• a blackout poetry competition with more than 70 entries;
  • a poetry event in the library attended by students, senior management and staff, led by Simon – who also judged the competition.

The impact of our Twitter account isn’t measured in likes, retweets, followers or engagement, although I am obsessed with them and they have all demonstrated positive upward trends.

The impact isn’t really reflected by our increased book borrowing, footfall or e-book usage, despite the fact I can evidence these.

The impact is really more qualitative and can be found in the comments others make about our service: to us, about us and in the public domain.

Things students have said to / about me this summer…

Student: Why aren’t you a teacher? You should be a teacher!

Me: Well, lovely student, funny thing… I am a teacher.

Student: Why you doing this, then?

Me: Because I love this. Because this is as worthy as teaching. Because I think I can help people doing this. More than I helped them when teaching. Because I also still get to teach in this role. Because… Michael Gove.

***

Student: Jo, it’s June.

Me: Yup, I know. It’s come around quickly, hasn’t it?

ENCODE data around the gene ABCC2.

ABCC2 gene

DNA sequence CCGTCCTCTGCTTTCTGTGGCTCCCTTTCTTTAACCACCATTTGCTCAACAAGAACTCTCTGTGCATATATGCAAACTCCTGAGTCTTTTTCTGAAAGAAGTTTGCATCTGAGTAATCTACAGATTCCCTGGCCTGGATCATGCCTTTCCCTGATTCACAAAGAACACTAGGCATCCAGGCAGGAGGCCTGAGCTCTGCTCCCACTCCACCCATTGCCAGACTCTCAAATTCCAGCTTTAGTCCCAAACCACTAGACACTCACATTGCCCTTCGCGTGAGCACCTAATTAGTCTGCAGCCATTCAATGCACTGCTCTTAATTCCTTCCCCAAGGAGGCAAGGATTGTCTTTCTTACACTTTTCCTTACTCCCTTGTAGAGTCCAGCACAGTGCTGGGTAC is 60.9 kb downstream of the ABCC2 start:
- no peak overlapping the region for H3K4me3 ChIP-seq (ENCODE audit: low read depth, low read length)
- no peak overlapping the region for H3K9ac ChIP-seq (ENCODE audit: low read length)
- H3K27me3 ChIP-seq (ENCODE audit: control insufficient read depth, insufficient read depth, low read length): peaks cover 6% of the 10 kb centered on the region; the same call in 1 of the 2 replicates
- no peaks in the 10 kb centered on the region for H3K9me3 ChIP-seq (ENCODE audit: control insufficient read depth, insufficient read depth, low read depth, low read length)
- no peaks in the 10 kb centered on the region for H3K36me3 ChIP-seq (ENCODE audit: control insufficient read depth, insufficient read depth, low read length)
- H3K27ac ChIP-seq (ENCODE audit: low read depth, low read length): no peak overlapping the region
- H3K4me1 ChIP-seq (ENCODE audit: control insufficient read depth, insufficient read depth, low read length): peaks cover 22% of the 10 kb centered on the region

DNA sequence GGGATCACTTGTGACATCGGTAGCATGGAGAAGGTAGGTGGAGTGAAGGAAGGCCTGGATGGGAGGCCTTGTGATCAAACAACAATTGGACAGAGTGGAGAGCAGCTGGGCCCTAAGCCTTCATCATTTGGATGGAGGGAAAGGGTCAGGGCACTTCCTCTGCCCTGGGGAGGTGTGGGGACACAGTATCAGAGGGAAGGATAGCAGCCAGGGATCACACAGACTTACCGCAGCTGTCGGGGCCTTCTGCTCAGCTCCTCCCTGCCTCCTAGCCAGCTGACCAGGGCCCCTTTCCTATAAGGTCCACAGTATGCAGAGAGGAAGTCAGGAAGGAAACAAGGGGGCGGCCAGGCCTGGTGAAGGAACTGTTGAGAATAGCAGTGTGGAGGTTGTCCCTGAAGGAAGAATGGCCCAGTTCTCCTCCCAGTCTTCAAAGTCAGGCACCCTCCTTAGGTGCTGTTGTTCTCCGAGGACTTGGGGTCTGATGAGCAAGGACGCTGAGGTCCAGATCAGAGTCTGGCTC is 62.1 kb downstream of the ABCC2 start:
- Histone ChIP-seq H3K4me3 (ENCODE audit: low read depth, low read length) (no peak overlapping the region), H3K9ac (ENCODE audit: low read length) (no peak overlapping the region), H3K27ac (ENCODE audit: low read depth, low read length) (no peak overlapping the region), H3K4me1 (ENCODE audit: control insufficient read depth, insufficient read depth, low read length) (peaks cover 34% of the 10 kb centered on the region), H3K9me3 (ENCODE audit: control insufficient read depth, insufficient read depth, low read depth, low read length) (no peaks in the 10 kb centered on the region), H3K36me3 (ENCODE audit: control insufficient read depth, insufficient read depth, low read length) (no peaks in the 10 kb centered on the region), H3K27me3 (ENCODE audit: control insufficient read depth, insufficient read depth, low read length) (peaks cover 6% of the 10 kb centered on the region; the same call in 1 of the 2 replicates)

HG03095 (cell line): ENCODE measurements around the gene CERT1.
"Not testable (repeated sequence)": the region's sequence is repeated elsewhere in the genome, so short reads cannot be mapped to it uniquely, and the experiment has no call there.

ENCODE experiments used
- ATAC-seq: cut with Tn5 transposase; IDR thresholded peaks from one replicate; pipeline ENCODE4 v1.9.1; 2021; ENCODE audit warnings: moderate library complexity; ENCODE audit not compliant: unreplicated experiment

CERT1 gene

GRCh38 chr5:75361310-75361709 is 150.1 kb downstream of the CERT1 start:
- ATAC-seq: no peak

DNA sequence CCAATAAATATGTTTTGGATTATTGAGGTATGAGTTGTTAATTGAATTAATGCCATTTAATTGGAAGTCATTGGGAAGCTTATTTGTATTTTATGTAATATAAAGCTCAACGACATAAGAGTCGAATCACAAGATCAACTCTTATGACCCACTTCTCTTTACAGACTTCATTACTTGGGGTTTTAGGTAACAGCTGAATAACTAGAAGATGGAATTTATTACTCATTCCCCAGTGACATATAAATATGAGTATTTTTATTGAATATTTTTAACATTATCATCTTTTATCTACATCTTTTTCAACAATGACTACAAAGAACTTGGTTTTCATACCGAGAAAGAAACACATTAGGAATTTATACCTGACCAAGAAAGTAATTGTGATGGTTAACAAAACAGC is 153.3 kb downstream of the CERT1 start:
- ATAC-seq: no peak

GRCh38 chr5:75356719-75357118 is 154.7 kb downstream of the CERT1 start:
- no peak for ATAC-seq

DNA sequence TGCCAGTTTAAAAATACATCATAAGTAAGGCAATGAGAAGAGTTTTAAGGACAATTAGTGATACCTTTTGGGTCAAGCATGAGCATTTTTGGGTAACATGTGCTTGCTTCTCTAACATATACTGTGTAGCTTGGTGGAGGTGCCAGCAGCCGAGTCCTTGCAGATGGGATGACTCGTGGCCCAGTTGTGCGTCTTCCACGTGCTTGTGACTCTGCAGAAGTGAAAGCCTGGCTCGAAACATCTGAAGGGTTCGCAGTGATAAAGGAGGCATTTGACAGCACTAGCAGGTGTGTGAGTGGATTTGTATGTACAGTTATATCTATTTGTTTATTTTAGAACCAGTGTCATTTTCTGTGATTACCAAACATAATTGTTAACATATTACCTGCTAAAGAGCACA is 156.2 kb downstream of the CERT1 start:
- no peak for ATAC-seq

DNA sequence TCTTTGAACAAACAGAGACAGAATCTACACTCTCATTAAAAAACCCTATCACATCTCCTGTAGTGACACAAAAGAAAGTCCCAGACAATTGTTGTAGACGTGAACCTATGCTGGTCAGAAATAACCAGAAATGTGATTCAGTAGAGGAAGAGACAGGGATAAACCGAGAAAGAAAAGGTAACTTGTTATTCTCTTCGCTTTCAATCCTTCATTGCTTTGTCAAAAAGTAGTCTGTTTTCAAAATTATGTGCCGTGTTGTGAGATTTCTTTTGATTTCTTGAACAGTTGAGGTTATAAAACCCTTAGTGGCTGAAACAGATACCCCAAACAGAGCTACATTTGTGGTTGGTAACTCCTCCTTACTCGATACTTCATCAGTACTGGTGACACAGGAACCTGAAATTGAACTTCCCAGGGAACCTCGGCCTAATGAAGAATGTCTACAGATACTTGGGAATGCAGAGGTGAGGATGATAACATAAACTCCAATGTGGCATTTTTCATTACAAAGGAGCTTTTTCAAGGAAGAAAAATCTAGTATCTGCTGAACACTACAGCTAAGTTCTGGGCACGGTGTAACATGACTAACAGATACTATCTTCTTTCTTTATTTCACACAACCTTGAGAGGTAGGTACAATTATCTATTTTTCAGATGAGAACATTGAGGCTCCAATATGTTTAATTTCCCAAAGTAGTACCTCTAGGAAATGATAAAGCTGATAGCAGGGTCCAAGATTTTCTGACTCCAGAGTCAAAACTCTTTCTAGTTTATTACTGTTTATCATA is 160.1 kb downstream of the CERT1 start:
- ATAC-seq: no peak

Student: What? Yeah. No, I mean, you haven’t changed the Riddles of the Month. Where are this month’s riddles?!”

Turns out things you think aren’t gaining traction have actually taken root.

***

Student: Can we play [insert name of game] again?

Me: Sure. I’ve got 5 minutes.

Student: Can you let me win this time?

Me: Awwww. (Sympathetic noises). No. It’s not in my DNA.

Student: Right. We’re playing chess, then, because you don’t win that.”

***

Student: Is it safe to talk?

Me: (Concerned and receptive face and body language). Of course. Are you ok?

Student: Eh? Oh, yes. No, I meant have you seen episode [insert number relating to Game of Thrones season 8] yet? I need to talk about it; there’s so many things I need to get off my chest.

***

Student: (Walking into library) LA LA LA LA LA LA LA! (Jamming fingers into his ears) LA LA LA LA LA LA!

Me: (Yelling) What are you doing?

Student: I haven’t seen Endgame or Game of Thrones episode [insert number] yet so the library is dangerous. Don’t ruin them for me.

Me: I would never (absolute horror registered on my face and appropriately melodramatic hand gestures).

Student: No, I know you wouldn’t. It’s all the other [naughty word, rhymes with cluckers] I don’t trust. LA LA LA LA LA LA LA LA!

***